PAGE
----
World nuclear forces, 2013
Source: SIPRI Yearbook 2013
* 'Deployed' means warheads placed on missiles or located on bases with operational forces.
Peacekeeper numbers drop sharply—Syrian crisis exposes gap between principles and action
The number of peacekeepers deployed worldwide fell by more than 10 per cent in 2012, as the withdrawal of international forces from Afghanistan got under way. At 233 642 personnel, the total was still more than double the number deployed in 2003. These personnel were deployed in 53 operations worldwide, one more than in 2012.
‘We are certainly going to see total peacekeeper numbers keep falling this year, and probably next year too, as a result of the NATO drawdown in Afghanistan,’ said Dr Jaïr van der Lijn, a SIPRI Senior Researcher, who leads SIPRI’s work on peace operations, peacebuilding and conflict management. ‘How far they fall, and what the future peacekeeping landscape looks like, is going to depend on how many troops are eventually deployed in Mali, the broader Sahel region and, potentially, Syria, as well as on states’ willingness to take action to improve the protection of civilians through peace operations and implement the responsibility to protect instead of just bemoaning the failures. Austerity measures will also play a role, but paradoxically, austerity might well encourage states to send more troops to other peace missions in order to avoid domestic pressure to cut their armed forces.’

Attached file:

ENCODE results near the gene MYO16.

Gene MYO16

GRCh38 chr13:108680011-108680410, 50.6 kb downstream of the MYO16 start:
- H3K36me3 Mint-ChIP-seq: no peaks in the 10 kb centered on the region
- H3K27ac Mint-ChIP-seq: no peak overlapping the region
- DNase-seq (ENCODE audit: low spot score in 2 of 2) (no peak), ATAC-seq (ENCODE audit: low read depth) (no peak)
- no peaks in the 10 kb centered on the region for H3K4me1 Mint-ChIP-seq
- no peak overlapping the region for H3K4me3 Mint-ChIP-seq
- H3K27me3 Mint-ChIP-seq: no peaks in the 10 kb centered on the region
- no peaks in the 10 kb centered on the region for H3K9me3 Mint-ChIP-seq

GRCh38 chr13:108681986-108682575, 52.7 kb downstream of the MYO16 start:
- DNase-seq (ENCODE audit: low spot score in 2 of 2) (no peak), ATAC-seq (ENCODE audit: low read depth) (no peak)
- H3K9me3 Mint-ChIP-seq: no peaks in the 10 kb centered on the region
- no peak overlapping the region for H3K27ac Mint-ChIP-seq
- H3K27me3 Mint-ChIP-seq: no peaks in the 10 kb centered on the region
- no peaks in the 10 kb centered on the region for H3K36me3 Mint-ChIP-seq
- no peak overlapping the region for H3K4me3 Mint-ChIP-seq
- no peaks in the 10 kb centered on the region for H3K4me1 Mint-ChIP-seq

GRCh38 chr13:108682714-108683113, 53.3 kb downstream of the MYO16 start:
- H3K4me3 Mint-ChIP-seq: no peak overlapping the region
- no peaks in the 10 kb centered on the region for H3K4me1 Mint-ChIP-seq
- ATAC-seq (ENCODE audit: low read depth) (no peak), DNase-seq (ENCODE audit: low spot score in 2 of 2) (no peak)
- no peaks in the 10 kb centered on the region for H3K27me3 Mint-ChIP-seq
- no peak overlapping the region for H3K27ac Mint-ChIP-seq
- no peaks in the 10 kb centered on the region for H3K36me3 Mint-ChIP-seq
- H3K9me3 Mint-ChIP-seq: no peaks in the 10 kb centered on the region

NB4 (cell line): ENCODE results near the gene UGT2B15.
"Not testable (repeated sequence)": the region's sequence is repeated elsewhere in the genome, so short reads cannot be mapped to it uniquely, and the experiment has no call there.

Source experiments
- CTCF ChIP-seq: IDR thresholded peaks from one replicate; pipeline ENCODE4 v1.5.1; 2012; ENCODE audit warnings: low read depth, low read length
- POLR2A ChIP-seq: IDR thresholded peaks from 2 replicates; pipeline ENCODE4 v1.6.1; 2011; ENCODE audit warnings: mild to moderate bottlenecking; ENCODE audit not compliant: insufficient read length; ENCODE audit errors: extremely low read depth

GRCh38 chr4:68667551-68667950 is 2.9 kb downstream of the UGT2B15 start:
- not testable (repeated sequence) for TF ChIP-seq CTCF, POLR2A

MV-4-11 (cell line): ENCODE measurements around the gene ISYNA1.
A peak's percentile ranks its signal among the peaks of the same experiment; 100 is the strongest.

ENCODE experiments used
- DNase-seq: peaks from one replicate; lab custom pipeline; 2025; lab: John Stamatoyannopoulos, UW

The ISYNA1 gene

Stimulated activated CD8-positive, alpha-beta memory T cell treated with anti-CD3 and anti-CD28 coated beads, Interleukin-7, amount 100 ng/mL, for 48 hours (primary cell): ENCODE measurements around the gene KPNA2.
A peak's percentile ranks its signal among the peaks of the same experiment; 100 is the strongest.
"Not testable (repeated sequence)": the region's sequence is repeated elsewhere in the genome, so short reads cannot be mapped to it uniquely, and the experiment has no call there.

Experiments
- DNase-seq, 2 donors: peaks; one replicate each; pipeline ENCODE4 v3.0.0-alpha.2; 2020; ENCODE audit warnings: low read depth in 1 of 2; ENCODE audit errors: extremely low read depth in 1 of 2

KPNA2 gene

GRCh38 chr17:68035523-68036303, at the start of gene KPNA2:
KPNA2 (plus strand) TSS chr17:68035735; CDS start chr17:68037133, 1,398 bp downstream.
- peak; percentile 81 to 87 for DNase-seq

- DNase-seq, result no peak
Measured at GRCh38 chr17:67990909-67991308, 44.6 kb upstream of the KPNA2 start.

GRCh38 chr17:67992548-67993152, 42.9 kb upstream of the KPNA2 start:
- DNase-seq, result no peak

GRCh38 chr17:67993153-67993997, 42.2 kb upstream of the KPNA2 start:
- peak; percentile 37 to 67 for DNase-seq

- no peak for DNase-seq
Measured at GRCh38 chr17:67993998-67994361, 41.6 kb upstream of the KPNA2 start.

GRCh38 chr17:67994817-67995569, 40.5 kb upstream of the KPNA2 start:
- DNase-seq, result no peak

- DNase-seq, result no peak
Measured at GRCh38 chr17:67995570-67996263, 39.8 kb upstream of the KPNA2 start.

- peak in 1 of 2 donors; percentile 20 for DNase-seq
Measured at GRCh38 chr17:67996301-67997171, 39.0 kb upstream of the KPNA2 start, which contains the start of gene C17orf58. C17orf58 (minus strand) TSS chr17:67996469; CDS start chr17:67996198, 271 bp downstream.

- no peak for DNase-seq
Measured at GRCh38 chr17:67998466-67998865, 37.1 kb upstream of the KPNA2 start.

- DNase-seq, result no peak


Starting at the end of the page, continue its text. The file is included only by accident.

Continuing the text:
The United Nations appeared paralysed on the Syria crisis. The new principle of an international responsibility to protect populations if the national government fails to do so—the basis of the 2011 intervention in Libya—was not invoked, as China and Russia threatened to veto any action through the UN and other Security Council members opposed outside ‘interference’ in Syria’s domestic affairs.
‘The lack of action over Syria in 2012 highlighted the weakness of international commitment to the responsibility to protect. In the end, national interests and deep-rooted fears that the responsibility to protect undermines the principle of state sovereignty, seem to weigh heavier than the plight of populations caught up in conflict,’ said van der Lijn.